I use a simple but effective system to reach my goals. At the beginning of every day, week, and quarter I formulate my goals such that I believe I will have an 80% probability of achieving them. I note them down in an Excel sheet and track how many of them I reach before the deadline. If I reach more than 80% of them,  I recalibrate and set more ambitious goals for the next period. Do I reach less than 80% of them, then I set easier or fewer goals for the next period. This system has multiple advantages:

  • It helps to set clear and measurable goals because at the end of the period you will have to indicate whether you reached them or not.
  • It helps to set ambitious goals. I have had periods where I could keep upping the amount and difficulty of my goals, achieving more and more each day.
  • it helps to prevent ruts. Even when you only slept for 2 hours, feel depressed or ill, or it just isn't your day, you can still set goals of which you are 80% sure you can realistically achieve them. Personally, I feel that by still achieving small goals I get some positive rewards which help me to feel better sooner.
  • And maybe most importantly: it helps to get accurate beliefs about what you can and cannot do. This might be the area in life where people have the most biases: Planning Fallacy, Self-deception, Imposter Syndrome or Dunning-Kruger, etc. You might be able to achieve a lot more than you think, or a lot less. In either way, it would be helpful to have more accurate beliefs about this.

If you want to try the system I have a few practical tips:

  • Separate goals over different time periods (I use daily, weekly, and quarterly goals), and try to hit exactly 80% in every type of goal. In the beginning, I underestimated what I could achieve in a day, but overestimated what I could achieve in a week. I learned I should let some daily tasks slip sometimes in order to reach my longer-term goals.
  • Use meta-goals. The biggest failure mode of any system is that you use it enthusiastically in the beginning, but stop using it after a while. One of my recurring weekly goals is: "Set my daily goals at least 4 days this week". Of course, I achieve this goal about 80% of the time.

That's all. Now go reach your goals! Well, exactly 80% of them.

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11 comments, sorted by Click to highlight new comments since: Today at 9:22 AM

I've seen a similar approach taken in business through the use of the OKR process (objective key results), which in a common formulation targets 70% completion for similar reasons to you: at 100% completion you are being too conservative and not stretching, and at less your just not getting enough done. It's just as important to target failure as it is success because if you never fail yoyur not talking on enough risk to succeed long-term.

In a previous role I had an informal target of having 50% of our tests fail every year. It was essentially a check that we weren’t getting complacent and just doing what we already knew.

Do you ever find yourself inclined to not work as hard as you could so you don't have to set bigger goals next week?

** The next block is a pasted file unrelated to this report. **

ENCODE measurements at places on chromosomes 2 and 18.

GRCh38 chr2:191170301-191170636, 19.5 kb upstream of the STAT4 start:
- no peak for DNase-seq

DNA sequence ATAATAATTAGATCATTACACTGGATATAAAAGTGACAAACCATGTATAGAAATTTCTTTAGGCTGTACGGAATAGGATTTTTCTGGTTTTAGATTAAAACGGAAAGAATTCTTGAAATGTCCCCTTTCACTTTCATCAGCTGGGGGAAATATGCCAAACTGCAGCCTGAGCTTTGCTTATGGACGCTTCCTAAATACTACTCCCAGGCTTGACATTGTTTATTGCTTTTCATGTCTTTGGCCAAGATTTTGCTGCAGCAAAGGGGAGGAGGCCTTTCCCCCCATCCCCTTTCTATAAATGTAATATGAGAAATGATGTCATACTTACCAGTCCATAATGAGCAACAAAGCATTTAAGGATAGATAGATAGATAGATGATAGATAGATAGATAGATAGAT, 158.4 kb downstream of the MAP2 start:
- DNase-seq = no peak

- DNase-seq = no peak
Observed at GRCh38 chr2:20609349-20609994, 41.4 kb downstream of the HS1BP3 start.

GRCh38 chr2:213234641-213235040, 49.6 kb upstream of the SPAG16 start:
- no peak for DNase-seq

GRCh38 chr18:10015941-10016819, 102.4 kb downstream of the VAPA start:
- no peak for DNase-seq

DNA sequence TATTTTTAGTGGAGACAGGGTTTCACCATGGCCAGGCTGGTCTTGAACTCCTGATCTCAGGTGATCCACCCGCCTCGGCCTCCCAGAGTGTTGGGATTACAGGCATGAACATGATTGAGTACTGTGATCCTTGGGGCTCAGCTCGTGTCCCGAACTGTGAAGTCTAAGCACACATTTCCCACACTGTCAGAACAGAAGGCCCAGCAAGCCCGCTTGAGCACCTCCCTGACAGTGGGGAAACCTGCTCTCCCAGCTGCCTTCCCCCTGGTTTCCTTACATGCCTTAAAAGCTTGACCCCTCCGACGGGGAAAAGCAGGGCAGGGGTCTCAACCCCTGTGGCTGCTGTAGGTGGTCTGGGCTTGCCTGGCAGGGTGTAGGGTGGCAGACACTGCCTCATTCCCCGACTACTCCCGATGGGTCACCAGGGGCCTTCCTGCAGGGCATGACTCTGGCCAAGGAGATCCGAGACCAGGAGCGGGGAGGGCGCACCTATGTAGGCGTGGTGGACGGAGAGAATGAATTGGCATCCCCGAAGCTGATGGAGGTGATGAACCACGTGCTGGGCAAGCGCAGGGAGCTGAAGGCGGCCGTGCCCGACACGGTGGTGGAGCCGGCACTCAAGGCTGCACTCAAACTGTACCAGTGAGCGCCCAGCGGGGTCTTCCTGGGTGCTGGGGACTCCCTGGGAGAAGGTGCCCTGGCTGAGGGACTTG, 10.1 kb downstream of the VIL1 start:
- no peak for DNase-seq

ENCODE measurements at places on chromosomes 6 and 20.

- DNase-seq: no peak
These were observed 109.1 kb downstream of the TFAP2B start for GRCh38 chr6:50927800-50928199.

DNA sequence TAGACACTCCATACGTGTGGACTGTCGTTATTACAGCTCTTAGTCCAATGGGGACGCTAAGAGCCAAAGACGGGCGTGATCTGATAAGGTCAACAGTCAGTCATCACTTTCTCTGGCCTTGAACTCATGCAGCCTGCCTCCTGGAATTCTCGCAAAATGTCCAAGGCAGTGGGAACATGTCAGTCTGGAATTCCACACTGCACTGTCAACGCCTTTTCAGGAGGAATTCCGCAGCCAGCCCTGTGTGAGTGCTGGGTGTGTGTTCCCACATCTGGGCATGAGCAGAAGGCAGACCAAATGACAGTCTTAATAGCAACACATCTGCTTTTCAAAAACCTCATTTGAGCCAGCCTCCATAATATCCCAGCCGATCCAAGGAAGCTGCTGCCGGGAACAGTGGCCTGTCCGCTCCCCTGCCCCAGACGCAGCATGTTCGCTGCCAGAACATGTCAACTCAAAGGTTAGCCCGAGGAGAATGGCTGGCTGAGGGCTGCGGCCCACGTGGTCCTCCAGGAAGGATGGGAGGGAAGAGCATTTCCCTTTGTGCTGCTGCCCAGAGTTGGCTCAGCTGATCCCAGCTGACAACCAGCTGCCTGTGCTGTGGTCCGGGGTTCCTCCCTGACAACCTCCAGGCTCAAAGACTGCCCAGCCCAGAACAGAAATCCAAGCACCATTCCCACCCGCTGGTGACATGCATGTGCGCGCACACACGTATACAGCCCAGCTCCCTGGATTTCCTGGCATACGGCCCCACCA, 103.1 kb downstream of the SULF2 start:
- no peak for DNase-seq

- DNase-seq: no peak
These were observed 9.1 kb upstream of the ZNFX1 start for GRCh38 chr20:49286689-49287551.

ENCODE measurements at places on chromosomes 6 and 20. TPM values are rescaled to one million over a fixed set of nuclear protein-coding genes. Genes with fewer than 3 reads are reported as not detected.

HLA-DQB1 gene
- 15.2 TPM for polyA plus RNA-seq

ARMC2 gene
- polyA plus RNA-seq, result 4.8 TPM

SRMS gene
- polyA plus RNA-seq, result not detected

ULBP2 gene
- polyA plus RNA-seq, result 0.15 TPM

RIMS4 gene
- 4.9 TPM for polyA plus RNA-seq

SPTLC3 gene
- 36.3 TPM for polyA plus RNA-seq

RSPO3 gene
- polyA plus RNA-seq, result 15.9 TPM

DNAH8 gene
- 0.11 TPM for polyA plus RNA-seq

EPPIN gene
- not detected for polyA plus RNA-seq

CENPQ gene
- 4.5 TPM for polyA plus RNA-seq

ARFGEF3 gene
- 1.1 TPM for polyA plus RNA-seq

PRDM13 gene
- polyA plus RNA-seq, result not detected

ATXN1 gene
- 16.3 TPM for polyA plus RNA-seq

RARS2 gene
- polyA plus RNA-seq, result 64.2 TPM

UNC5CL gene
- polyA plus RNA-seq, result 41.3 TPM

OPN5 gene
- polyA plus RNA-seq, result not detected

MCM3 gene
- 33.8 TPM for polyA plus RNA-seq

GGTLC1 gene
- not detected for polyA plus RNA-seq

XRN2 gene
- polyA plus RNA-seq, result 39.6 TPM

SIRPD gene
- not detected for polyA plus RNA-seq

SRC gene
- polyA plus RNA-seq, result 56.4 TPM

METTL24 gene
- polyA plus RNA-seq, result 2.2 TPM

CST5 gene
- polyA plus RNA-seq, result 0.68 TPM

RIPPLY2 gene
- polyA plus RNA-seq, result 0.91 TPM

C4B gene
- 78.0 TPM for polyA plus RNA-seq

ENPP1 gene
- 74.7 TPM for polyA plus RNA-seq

No, because I try to align my goals with my general well-being, and not just with raw work output. It's really more about intentional living than working hard. A goal might also be: "Take at least four 20-minute breaks from work today".

That’s actually what they did at YouTube when I worked there. Except the target was 70%.

Interesting! Did they just use it for aggregate business results or was it encouraged for personal goals as well? 

Just aggregate.

Thanks! This seems plausibly effective to me, and if it works, that's awesome!

For how long have you been using this system?

Do you know of anyone else who is using it currently and says it works?

I have been using it for about 4 months now myself now. I have not shared this technique with anyone else yet, so I don't know whether it works for other people. This is one of the reasons why I made this post, to hopefully inspire some other people to use it and see whether it works for them. 

Good idea, I might actually try this one.

Some questions on implementation:

When do you set your daily goals? Are you doing this exercise each morning of the particular day, or are you setting these on the evening before?

Do you have specific time slots set to update the tracking or do you do that each time you complete a task?

Did you change something in the process since you started using it (e.g., something that seemed too arduous or ineffective)?

I do it first thing every morning, Monday-Friday. This is of course a personal preference, but generally I have trouble with establishing habits in evenings, due to reduced executive function. I like to immediately tick a task as completed when done (small dopamine boost), but check when setting new goals, whether there are any unresolved goals from other days.

The main change I have made is separating goals into different time categories. before that, missing a daily goal had as much impact as quarterly goals. Other than that, I haven't changed much to the whole routine.